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Hacking up the Victorians

Lytton Strachey bent the rules and even the facts. But he still defines the liberties a biographer can take with a life in service of the truth

By Kathryn Hughes   August 2002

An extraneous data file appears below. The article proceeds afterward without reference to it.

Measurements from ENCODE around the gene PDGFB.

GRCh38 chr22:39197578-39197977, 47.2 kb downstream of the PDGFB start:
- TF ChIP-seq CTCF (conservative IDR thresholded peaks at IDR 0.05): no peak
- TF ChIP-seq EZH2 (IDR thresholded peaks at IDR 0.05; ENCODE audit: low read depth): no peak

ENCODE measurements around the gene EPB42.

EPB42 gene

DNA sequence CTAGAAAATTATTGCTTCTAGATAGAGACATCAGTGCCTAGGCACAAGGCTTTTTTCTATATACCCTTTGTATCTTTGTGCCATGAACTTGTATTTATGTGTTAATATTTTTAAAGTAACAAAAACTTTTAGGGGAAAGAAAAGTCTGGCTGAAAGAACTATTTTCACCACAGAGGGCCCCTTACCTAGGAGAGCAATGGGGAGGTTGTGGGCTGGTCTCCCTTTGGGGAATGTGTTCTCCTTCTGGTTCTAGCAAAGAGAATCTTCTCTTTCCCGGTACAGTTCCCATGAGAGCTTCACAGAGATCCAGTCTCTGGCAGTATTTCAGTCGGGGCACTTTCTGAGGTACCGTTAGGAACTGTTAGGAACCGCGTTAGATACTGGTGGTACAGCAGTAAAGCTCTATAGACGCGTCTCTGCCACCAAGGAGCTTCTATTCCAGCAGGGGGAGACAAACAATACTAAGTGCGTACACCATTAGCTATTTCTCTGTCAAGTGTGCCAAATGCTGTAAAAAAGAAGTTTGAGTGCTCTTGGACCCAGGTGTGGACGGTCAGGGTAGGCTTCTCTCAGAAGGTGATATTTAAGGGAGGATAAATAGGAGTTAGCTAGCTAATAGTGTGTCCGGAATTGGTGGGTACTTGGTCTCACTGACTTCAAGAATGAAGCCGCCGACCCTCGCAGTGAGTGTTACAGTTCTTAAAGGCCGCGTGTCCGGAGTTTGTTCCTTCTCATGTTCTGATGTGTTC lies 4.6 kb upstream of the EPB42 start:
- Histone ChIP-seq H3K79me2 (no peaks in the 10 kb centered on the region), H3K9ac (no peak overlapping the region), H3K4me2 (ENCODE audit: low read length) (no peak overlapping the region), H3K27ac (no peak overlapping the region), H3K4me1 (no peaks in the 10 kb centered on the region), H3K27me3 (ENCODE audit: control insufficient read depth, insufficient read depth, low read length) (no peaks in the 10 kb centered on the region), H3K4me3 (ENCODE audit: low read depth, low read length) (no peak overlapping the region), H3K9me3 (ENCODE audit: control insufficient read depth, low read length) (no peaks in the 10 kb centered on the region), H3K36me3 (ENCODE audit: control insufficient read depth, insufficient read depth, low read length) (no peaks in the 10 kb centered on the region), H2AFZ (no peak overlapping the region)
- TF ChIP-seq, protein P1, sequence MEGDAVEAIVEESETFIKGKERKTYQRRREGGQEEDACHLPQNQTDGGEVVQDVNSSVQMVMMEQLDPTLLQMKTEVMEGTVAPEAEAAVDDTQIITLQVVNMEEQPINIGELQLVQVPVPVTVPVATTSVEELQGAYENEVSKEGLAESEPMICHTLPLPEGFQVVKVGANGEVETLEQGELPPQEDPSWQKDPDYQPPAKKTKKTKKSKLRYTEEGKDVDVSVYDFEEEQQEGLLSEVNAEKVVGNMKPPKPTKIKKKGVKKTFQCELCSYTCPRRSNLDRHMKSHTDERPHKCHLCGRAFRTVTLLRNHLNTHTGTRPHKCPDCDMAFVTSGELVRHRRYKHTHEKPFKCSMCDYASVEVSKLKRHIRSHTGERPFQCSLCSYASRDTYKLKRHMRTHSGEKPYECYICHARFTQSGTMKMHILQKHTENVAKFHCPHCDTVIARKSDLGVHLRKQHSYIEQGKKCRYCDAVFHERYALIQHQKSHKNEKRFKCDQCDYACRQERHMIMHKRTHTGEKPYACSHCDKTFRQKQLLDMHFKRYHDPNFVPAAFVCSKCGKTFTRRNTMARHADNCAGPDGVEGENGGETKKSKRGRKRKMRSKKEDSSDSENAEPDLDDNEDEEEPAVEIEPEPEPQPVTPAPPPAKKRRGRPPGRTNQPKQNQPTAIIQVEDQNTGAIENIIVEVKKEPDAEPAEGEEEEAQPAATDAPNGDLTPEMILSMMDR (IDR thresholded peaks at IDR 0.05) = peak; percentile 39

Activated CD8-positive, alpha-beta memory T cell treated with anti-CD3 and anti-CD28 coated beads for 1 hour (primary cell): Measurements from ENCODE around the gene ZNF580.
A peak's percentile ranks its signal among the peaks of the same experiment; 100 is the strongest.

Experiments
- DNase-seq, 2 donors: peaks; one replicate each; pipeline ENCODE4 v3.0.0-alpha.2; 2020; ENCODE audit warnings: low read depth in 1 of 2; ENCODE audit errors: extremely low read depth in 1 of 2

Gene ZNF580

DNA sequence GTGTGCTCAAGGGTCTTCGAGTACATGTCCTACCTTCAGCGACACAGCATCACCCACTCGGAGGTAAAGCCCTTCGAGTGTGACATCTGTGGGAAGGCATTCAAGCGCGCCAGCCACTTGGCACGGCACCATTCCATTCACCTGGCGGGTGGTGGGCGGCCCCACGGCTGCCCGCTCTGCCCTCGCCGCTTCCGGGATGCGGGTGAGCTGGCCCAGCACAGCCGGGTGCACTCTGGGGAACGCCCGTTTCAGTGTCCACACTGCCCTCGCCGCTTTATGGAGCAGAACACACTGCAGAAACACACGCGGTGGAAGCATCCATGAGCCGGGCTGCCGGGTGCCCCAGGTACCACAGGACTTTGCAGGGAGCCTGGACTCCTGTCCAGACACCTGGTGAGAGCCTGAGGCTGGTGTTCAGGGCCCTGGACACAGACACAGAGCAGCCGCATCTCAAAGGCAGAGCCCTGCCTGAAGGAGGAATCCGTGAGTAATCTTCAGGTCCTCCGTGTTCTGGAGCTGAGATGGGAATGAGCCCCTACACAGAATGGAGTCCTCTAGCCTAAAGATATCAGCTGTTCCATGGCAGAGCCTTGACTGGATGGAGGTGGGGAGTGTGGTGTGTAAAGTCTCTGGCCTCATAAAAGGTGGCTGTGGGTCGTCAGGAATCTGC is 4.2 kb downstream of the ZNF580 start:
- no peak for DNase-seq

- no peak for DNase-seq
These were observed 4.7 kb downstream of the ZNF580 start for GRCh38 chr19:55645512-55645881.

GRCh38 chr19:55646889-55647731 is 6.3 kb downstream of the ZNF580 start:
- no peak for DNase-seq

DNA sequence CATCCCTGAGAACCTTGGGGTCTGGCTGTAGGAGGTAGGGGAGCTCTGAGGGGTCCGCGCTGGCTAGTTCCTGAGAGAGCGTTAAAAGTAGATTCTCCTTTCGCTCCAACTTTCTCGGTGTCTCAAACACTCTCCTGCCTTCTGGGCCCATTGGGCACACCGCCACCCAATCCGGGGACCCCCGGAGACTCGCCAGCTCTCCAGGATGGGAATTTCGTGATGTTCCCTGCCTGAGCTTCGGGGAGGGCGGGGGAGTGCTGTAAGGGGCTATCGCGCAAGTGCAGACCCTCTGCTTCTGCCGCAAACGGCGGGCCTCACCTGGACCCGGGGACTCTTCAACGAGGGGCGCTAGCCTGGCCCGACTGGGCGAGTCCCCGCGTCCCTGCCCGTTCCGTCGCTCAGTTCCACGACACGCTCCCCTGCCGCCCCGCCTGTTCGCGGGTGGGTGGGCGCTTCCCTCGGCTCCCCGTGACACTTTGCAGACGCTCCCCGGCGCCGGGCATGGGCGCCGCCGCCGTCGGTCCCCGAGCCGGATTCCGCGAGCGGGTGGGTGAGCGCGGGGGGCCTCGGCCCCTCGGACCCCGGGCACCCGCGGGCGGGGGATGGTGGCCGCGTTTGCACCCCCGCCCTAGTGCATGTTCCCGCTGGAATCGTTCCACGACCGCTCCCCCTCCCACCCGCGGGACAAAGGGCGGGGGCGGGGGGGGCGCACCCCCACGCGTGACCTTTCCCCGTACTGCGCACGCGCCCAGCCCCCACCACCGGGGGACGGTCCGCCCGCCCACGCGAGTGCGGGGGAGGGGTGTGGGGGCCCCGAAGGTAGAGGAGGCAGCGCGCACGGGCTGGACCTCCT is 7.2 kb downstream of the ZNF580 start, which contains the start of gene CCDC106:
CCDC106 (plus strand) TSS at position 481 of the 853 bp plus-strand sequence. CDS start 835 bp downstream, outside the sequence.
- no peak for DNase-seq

It is hard, now, to recapture the mood of excited, disgusted babble that greeted Eminent Victorians on its publication in 1918. Lytton Strachey’s scourging pen-portraits of four icons of high Victorianism-Cardinal Manning, Miss Nightingale, Dr Arnold and General Gordon-struck many as an act of vicious impiety, a pissing on the spirit that had pulled Britain triumphantly through the war. For others, the book was a timely reminder that Victorian values were not only smug and silly, but dangerous. As far as his fellow Bloomsberries, Virginia Woolf and Bertrand Russell, were concerned, Strachey’s four fallen idols embodied a brand of relentless…

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